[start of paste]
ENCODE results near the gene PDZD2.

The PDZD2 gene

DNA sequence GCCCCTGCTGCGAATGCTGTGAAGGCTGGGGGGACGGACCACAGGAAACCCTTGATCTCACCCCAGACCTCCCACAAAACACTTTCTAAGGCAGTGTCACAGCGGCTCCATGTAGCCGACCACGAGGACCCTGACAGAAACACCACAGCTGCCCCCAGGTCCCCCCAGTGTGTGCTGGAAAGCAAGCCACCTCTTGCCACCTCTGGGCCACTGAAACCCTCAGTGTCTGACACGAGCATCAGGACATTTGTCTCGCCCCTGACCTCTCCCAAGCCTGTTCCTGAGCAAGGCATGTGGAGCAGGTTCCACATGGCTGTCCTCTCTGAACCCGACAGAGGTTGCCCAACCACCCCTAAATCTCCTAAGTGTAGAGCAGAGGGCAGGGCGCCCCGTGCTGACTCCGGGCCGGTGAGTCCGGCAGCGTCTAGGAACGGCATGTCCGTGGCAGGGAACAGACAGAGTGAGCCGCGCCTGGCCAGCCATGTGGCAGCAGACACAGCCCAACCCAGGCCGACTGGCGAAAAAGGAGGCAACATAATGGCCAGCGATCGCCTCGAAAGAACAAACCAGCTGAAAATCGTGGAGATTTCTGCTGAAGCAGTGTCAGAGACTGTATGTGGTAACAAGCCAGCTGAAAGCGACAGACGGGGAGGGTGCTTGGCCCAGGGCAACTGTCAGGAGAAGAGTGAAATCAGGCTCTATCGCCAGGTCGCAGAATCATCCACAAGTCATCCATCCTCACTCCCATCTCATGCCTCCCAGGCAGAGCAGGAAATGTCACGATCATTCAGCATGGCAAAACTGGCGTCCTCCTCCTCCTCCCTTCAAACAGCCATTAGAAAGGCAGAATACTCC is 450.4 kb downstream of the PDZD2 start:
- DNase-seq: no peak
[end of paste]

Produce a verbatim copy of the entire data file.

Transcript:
ENCODE results near the gene PDZD2.

The PDZD2 gene

DNA sequence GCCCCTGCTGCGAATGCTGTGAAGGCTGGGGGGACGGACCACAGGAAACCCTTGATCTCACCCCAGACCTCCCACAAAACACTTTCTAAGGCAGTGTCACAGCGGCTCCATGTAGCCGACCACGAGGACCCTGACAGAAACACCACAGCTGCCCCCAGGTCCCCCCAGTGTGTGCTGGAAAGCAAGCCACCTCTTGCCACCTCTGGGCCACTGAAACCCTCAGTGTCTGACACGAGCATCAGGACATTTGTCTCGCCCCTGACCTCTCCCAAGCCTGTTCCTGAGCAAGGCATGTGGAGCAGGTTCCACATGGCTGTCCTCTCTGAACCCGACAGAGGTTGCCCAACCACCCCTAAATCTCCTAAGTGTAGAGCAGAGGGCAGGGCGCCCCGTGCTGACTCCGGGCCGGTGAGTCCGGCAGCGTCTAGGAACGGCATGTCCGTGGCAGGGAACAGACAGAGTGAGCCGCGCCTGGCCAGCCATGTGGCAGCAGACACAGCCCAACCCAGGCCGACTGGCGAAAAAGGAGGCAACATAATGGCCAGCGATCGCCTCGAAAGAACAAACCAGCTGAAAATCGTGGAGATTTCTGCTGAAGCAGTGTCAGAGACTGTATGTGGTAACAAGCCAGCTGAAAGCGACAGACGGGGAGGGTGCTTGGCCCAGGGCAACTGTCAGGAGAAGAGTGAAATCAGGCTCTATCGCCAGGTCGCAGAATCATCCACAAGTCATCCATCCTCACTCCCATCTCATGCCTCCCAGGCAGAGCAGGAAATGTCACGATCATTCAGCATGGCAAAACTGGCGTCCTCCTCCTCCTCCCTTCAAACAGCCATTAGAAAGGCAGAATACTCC is 450.4 kb downstream of the PDZD2 start:
- DNase-seq: no peak